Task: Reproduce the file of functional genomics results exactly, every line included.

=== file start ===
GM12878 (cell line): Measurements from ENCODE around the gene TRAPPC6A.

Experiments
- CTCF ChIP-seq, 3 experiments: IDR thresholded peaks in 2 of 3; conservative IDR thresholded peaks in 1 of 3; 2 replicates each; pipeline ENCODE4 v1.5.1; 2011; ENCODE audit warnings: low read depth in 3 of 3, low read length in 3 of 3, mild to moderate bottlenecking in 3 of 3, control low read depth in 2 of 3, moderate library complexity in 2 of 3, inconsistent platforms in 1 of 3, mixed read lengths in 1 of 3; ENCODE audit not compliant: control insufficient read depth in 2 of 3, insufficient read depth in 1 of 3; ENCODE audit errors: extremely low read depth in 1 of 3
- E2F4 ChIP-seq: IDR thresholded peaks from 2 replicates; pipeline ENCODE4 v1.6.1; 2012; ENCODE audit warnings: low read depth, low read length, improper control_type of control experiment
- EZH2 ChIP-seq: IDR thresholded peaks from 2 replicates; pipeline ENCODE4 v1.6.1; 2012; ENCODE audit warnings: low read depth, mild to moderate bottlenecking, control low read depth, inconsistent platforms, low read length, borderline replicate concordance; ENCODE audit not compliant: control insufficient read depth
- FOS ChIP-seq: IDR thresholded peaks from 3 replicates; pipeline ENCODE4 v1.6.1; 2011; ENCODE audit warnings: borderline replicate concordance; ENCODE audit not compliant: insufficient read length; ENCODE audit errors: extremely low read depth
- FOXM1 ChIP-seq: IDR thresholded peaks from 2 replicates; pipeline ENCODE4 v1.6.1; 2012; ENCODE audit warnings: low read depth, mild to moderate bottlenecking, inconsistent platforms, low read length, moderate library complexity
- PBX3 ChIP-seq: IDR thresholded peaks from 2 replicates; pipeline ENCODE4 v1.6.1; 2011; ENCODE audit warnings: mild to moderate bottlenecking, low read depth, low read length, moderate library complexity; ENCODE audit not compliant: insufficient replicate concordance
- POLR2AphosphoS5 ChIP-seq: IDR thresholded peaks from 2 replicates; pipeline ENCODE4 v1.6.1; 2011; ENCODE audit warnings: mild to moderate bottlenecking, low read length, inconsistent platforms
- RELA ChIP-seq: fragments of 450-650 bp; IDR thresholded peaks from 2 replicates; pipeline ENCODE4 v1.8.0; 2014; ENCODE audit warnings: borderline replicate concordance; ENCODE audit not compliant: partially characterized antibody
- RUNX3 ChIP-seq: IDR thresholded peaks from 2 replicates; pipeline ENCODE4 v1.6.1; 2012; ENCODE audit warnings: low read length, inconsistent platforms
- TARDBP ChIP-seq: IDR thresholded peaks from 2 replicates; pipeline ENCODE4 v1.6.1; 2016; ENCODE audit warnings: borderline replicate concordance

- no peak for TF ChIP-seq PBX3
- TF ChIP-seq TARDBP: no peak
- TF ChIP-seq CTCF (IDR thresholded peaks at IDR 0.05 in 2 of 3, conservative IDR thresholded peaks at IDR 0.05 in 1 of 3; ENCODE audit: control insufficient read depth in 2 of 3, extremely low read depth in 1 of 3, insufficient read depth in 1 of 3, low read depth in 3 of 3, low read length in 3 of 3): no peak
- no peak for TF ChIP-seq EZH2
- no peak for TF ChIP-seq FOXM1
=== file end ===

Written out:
GM12878 (cell line): Measurements from ENCODE around the gene TRAPPC6A.

Experiments
- CTCF ChIP-seq, 3 experiments: IDR thresholded peaks in 2 of 3; conservative IDR thresholded peaks in 1 of 3; 2 replicates each; pipeline ENCODE4 v1.5.1; 2011; ENCODE audit warnings: low read depth in 3 of 3, low read length in 3 of 3, mild to moderate bottlenecking in 3 of 3, control low read depth in 2 of 3, moderate library complexity in 2 of 3, inconsistent platforms in 1 of 3, mixed read lengths in 1 of 3; ENCODE audit not compliant: control insufficient read depth in 2 of 3, insufficient read depth in 1 of 3; ENCODE audit errors: extremely low read depth in 1 of 3
- E2F4 ChIP-seq: IDR thresholded peaks from 2 replicates; pipeline ENCODE4 v1.6.1; 2012; ENCODE audit warnings: low read depth, low read length, improper control_type of control experiment
- EZH2 ChIP-seq: IDR thresholded peaks from 2 replicates; pipeline ENCODE4 v1.6.1; 2012; ENCODE audit warnings: low read depth, mild to moderate bottlenecking, control low read depth, inconsistent platforms, low read length, borderline replicate concordance; ENCODE audit not compliant: control insufficient read depth
- FOS ChIP-seq: IDR thresholded peaks from 3 replicates; pipeline ENCODE4 v1.6.1; 2011; ENCODE audit warnings: borderline replicate concordance; ENCODE audit not compliant: insufficient read length; ENCODE audit errors: extremely low read depth
- FOXM1 ChIP-seq: IDR thresholded peaks from 2 replicates; pipeline ENCODE4 v1.6.1; 2012; ENCODE audit warnings: low read depth, mild to moderate bottlenecking, inconsistent platforms, low read length, moderate library complexity
- PBX3 ChIP-seq: IDR thresholded peaks from 2 replicates; pipeline ENCODE4 v1.6.1; 2011; ENCODE audit warnings: mild to moderate bottlenecking, low read depth, low read length, moderate library complexity; ENCODE audit not compliant: insufficient replicate concordance
- POLR2AphosphoS5 ChIP-seq: IDR thresholded peaks from 2 replicates; pipeline ENCODE4 v1.6.1; 2011; ENCODE audit warnings: mild to moderate bottlenecking, low read length, inconsistent platforms
- RELA ChIP-seq: fragments of 450-650 bp; IDR thresholded peaks from 2 replicates; pipeline ENCODE4 v1.8.0; 2014; ENCODE audit warnings: borderline replicate concordance; ENCODE audit not compliant: partially characterized antibody
- RUNX3 ChIP-seq: IDR thresholded peaks from 2 replicates; pipeline ENCODE4 v1.6.1; 2012; ENCODE audit warnings: low read length, inconsistent platforms
- TARDBP ChIP-seq: IDR thresholded peaks from 2 replicates; pipeline ENCODE4 v1.6.1; 2016; ENCODE audit warnings: borderline replicate concordance

- no peak for TF ChIP-seq PBX3
- TF ChIP-seq TARDBP: no peak
- TF ChIP-seq CTCF (IDR thresholded peaks at IDR 0.05 in 2 of 3, conservative IDR thresholded peaks at IDR 0.05 in 1 of 3; ENCODE audit: control insufficient read depth in 2 of 3, extremely low read depth in 1 of 3, insufficient read depth in 1 of 3, low read depth in 3 of 3, low read length in 3 of 3): no peak
- no peak for TF ChIP-seq EZH2
- no peak for TF ChIP-seq FOXM1